On Thursday, the United States Supreme Court agreed to review the question of what type of dialing equipment qualifies as an “automatic telephone dialing system” (ATDS) under the Telephone Consumer Protection Act (TCPA). The Court’s review arises from a challenge to the Ninth Circuit’s broad definition of ATDS. The plain language of the TCPA states that an ATDS is “equipment which has the capacity to store or produce telephone numbers to be called, using a random or sequential number generator; and to dial such numbers.” 47 U.S.C. § 227(a)(1). Since the D.C. Circuit abrogated the Federal Communications Commission (FCC) rulings construing that language, see ACA International v. FCC, 885 F.3d 687, 701 (D.C. Cir. 2018), a split has emerged among the federal circuit courts that have examined the definition. The Ninth and Second Circuits have held that a dialing system need only have the capacity to “store numbers to be called” and “to dial such numbers automatically” to constitute an ATDS. See Duran v. La Boom Disco, Inc., 955 F.3d 279, 283-84 (2d Cir. 2020); Marks v. Crunch San Diego, LLC, 904 F.3d 1041, 1052-53 (9th Cir. 2018). The Third, Seventh, and Eleventh Circuits, on the other hand, have reined in the definition of ATDS. These courts have held that a system cannot constitute an ATDS where it lacks the capacity either to (1) store telephone numbers to be called using a random or sequential number generator, or (2) produce telephone numbers to be called using a random or sequential number generator. See Gadelhak v. AT&T Servs., Inc., 950 F.3d 458, 464, 469 (7th Cir. 2020); Glasser v. Hilton Grand Vacations Co., 948 F.3d 1301, 1310 (11th Cir. 2020); Dominguez v. Yahoo, Inc., 894 F.3d 116, 119-21 (3d Cir. 2018).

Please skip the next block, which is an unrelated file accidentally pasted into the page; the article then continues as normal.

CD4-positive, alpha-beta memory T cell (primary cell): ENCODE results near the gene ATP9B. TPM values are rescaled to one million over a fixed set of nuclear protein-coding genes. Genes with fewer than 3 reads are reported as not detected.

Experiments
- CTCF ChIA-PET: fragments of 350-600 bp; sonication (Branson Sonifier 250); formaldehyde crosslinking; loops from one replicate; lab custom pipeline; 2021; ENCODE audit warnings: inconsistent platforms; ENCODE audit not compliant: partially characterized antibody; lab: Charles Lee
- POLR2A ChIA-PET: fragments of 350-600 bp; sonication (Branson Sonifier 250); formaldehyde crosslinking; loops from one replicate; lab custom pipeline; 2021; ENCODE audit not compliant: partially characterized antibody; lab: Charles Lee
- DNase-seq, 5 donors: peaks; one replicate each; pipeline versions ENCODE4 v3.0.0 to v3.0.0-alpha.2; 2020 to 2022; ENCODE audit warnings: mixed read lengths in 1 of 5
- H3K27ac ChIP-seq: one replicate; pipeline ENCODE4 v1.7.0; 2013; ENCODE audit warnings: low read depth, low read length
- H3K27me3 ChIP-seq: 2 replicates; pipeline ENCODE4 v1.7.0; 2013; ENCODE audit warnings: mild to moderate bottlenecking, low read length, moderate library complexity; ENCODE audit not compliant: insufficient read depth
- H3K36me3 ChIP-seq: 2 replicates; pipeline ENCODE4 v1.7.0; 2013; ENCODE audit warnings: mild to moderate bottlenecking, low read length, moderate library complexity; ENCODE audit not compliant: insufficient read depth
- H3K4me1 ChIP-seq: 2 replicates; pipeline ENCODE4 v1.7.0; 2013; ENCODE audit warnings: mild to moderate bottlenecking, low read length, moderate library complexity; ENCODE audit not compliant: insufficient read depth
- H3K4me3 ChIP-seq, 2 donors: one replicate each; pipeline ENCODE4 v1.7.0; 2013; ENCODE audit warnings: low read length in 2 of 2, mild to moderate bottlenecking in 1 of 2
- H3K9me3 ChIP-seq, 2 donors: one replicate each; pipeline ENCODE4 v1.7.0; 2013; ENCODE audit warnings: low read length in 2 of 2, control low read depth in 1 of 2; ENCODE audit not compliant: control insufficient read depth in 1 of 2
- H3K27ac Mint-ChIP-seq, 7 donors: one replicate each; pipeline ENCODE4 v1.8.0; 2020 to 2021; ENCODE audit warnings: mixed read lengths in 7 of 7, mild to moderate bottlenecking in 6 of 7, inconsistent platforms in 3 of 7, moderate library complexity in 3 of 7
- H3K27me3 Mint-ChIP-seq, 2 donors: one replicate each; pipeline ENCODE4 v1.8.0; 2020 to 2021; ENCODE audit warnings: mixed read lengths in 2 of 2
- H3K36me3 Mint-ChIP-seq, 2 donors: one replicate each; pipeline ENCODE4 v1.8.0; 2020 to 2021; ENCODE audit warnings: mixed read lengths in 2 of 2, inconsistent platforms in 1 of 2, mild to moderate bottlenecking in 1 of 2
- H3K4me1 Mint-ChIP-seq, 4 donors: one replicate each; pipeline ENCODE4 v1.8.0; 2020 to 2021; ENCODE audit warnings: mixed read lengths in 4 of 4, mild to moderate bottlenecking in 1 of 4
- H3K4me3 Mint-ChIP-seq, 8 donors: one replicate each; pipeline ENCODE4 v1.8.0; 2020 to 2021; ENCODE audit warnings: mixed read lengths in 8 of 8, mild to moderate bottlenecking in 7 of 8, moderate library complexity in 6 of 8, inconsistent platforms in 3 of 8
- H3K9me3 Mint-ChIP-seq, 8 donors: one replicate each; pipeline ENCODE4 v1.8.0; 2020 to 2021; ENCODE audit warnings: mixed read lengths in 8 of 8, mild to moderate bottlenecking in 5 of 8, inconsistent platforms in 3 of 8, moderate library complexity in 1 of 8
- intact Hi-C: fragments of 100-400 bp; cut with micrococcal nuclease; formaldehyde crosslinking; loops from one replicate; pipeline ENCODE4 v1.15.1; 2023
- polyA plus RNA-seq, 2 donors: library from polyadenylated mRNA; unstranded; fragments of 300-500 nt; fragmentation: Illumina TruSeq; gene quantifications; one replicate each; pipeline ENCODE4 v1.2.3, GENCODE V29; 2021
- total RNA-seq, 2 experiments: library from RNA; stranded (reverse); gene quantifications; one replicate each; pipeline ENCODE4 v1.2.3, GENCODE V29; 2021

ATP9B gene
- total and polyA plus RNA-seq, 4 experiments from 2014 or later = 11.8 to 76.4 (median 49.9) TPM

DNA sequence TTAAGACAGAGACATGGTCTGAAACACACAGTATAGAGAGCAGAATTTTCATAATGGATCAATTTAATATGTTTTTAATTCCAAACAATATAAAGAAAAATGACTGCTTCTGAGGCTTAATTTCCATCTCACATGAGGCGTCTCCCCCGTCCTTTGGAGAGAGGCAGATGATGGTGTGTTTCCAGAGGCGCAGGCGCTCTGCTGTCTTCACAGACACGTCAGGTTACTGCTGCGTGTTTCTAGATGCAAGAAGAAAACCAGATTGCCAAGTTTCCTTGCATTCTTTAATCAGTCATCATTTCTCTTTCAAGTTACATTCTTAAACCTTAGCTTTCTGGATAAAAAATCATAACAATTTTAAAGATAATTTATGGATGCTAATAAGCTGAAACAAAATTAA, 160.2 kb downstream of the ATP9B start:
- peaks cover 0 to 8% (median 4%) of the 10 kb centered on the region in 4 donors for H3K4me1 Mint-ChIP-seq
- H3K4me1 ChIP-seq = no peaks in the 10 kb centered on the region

The Supreme Court’s decision to review the definition of ATDS arises from a Ninth Circuit ruling that overturned the dismissal of a putative class action lawsuit in which the consumer claimed to have received text messages on his cell phone from an ATDS in violation of the TCPA. The Ninth Circuit reaffirmed its broad interpretation of an ATDS and concluded that the consumer’s allegations that the disputed text messages were sent from equipment that automatically dialed his cell phone number from a database with a stored list of numbers were sufficient to plead the use of an ATDS. The defendant’s petition for writ of certiorari asked the Court to resolve two questions—(1) “Whether the TCPA’s prohibition on calls made using an ATDS is an unconstitutional restriction of speech;” and (2) “Whether the definition of ATDS in the TCPA encompasses any device that can ‘store’ and ‘automatically dial’ telephone numbers, even if the device does not ‘us[e] a random or sequential number generator.’” The Supreme Court declined to review the first question, having issued an opinion on a related question this term discussed here. The Court did agree to review the second question, and its decision has the potential to resolve the circuit split as to the meaning of ATDS.